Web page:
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Appstore QR codes among 2012 tech trends
MADISON, Wis. (12/29/11)--Credit unions are at the forefront of two technology trends that bear close watching in 2012: application development and QR codes.

Financial institutions can leverage mobile technology's QR codes to interactively engage member/customers,Javelin Strategy & Research said in its 2012 Predictions for Banking, Payments, Mobile and Security.

This is the second in a two-part News Now series on technology trends for 2012.

QR codes are bar codes on steroids, according to a Huffington Post Tech blog. They encode information in the in magazine pages, advertisements, even on TV and websites. While barcodes typically identify products and objects, QR codes can trigger actions such as launching a website or downloading a file.

QR codes are most often used to link to content from smartphones. Simple uses include magazine advertisements that link to websites.

Minnesota Power Employees CU, Duluth, Minn., uses a QR code to link smart phone users to its website.

The credit union developed a QR reader application for free through the website Kaywa.com, according to Nancy Hutchinson, Minnesota Power Employees CU senior vice president of marketing/business development.

Members can download a free QR reader and access the $79 million asset credit union's website through their smartphones.

"It was free, so it saved us a lot of money," Hutchinson said. "We couldn't have afforded to develop an application on our own. But most importantly, members love it. Any technology with mobile phones or iPads is hot right now."

And because these are hot, credit unions will be looking for more "apps."

With the opening of its DNAappstore in May, Open Solutions placed a $100 million bet that community financial institutions would collaborate to create an online marketplace for core system solutions.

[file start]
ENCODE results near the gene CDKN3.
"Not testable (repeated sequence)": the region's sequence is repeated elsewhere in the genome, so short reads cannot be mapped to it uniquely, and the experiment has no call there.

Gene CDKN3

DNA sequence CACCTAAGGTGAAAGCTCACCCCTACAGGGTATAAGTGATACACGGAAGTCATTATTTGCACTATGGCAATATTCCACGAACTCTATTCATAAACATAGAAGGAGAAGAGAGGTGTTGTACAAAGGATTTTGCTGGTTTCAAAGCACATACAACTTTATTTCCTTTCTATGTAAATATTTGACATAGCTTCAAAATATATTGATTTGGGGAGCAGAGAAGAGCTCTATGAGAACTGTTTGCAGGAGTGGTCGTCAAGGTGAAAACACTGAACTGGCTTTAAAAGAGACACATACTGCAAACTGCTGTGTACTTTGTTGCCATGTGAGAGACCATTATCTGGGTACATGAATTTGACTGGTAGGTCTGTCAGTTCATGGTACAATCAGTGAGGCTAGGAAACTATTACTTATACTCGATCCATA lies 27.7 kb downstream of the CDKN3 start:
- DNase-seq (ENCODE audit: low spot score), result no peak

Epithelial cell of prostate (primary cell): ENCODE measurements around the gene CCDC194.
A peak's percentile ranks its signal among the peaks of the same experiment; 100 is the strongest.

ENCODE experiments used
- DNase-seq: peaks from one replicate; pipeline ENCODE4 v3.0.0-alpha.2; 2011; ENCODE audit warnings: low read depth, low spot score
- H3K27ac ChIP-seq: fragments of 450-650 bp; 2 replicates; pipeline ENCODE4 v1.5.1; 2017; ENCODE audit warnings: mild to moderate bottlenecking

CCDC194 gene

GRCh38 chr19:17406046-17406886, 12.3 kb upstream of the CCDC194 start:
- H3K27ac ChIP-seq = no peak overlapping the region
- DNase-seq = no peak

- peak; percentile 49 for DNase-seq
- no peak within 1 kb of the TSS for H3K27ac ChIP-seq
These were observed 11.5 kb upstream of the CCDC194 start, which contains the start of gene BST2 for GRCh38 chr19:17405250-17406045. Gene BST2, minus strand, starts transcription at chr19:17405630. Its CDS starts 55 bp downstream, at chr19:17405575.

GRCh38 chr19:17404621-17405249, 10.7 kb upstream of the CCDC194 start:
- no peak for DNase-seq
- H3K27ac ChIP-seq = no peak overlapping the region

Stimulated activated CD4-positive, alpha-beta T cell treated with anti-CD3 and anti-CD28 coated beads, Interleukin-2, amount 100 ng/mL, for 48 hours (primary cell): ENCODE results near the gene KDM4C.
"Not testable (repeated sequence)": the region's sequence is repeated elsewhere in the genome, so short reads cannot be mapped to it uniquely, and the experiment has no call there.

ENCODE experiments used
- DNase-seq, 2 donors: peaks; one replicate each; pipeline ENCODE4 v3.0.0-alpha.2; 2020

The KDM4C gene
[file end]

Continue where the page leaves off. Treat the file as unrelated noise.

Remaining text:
The service enables participants to build and sell their own apps using DNAcreator and to buy those developed by others in the DNAappstore.

The concept is designed to save community financial instituions institutions time and money. With an active marketplace, credit unions won't have to wait months or years for core providers to provide upgrades. The cost of the typical app is a few thousand dollars, according to Lizette Nigro, Open Solutions product manager.

"Our market is credit unions and community banks," Nigro said. "Individually, the biggest financial institutions may be too big to fail, but collectively community financial institutions are too important to fail. They are the backbone of meeting consumer needs. We saw an opportunity to provide a means of collaboration so could better compete with the larger financial instituions in the world."

Credit unions are among the most active developers within the DNAappstore. As of the end of November more than 100 apps have been developed. Nigro estimates about 70% of the apps were developed by credit unions.

"Credit unions have a culture of being more progressive and nimble," Nigro said. "And collaboration is just more a part of their culture."


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